Although there are some edge conditions where micromanaging thread priorities can make sense, it's generally a bad idea. Set up your threads at normal priority and let the operating system deal with scheduling them. No matter how brilliant a programmer you may be, I can practically guarantee you won't be able to outsmart the programmers who wrote the scheduler in your operating system.

On reviewing the RSS Bandit code it seems that we use ThreadPriority.BelowNormal and ThreadPriority.Lowest in a bunch of places which may cause the kind of deadlocks Joe Duffy describes. This is yet another example of why multithreaded programming is the spawn of Satan.


Categories: Programming

September 1, 2006
@ 06:02 PM

Mike Torres has a blog post entitled Web 2.0 Revelation #3: I dig Firefox Extensions where he writes

But having returned to Firefox (on my Mac and casually on my PC), I'm seriously impressed by just how much Firefox Extensions have enabled me to do.  And as much as I really love using IE7 on my PC, having things like the SessionSaver, Answers, LiveLines, and del.iciou.us extensions are going a long way towards swaying me over to Firefox again (note: I haven't used Firefox exclusively on my PC since it was called Firebird a few years ago!)

The list of extensions I'm exploring on the PC:

  • Browster to make searching and browsing just a little bit faster - slick!  (works in IE too)
  • de.icio.us to make sure I update my linkblog regularly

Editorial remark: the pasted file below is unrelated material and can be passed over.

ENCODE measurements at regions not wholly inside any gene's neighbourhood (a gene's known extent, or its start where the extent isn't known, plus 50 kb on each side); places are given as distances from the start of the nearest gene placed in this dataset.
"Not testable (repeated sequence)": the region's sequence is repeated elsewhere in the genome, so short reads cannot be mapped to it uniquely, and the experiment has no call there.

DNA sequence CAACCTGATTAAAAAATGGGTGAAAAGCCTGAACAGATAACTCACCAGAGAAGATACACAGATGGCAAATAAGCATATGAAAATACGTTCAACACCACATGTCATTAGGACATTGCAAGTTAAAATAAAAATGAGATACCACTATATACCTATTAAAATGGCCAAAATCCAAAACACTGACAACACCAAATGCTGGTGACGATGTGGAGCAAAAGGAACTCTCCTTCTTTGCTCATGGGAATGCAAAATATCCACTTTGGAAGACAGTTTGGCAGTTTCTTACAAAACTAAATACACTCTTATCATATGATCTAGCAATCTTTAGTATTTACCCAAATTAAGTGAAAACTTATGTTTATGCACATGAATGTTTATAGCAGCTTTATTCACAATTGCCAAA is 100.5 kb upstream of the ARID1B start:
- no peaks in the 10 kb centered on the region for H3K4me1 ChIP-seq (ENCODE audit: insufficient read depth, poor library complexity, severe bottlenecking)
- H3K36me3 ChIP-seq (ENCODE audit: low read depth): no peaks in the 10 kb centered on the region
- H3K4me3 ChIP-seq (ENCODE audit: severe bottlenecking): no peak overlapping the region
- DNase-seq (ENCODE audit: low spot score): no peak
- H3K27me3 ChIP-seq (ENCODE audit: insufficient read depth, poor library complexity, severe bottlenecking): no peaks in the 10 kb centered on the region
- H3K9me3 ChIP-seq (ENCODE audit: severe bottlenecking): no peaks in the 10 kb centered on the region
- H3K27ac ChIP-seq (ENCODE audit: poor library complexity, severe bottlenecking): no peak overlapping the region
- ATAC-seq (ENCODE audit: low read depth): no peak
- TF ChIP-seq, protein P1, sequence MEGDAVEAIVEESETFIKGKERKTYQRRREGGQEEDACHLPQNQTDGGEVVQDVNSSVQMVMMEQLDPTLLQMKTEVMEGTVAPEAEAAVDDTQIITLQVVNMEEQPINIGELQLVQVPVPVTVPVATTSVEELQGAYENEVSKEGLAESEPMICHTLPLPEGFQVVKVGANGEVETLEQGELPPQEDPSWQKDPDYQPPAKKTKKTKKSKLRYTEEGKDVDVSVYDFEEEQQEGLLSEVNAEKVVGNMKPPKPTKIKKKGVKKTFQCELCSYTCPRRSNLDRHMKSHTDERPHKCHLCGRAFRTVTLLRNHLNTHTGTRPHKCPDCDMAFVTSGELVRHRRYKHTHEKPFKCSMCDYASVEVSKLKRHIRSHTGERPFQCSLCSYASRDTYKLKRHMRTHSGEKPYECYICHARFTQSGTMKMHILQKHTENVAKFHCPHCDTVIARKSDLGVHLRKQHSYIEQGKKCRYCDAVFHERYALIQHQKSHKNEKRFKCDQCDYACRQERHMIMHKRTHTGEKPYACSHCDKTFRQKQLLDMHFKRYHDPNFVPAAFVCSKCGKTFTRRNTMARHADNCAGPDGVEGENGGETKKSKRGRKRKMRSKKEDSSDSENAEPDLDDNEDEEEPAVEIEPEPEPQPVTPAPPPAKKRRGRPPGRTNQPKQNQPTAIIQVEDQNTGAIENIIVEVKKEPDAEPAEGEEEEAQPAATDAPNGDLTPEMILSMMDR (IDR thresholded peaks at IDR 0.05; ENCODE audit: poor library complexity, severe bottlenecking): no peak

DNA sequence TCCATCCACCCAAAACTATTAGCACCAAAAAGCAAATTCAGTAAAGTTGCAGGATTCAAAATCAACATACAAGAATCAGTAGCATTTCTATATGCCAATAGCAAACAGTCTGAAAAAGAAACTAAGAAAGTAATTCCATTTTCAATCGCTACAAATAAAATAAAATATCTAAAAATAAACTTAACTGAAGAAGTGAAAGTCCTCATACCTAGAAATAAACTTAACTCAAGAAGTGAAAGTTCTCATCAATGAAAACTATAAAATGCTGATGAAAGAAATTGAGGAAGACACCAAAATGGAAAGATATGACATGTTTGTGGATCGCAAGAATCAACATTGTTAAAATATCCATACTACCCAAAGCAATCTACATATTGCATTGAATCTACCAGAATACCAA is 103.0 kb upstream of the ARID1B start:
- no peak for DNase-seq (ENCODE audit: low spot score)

• Answers just because it's cool
  • Tab X because I need close buttons on tabs
  • Livelines to map the RSS feed icon to "Subscribe in Bloglines"
  • SessionSaver to keep me from losing my place
  • Luna (theme) to make it look like it belongs on Windows again - although I want a better looking theme

One of the things that's immediately clear to me after a little experimentation this week: IE7 just doesn't have enough to sway power users just yet.

I've been preaching the Firefox religion to Mike and others at work primarily by praising the virtues of inline search and SessionSaver. The more I use Firefox with SessionSaver the more it irritates me that every Windows application doesn't have this functionality. I've definitely been inspired to add similar functionality to RSS Bandit.

Anyway, it looks like Mike didn't just tiptoe into the water but instead jumped in deeper than I have. On his recommendation I have installed Tab X and Luna which have quickly made my browsing experience even better. I may try out the de.icio.us extension if I can ever remember my password for the service. I probably should give a shout out to the Yahoo! Toolbar for Firefox as well. Firefox extensions totally r0x0r.


Categories: Web Development

September 1, 2006
@ 05:42 PM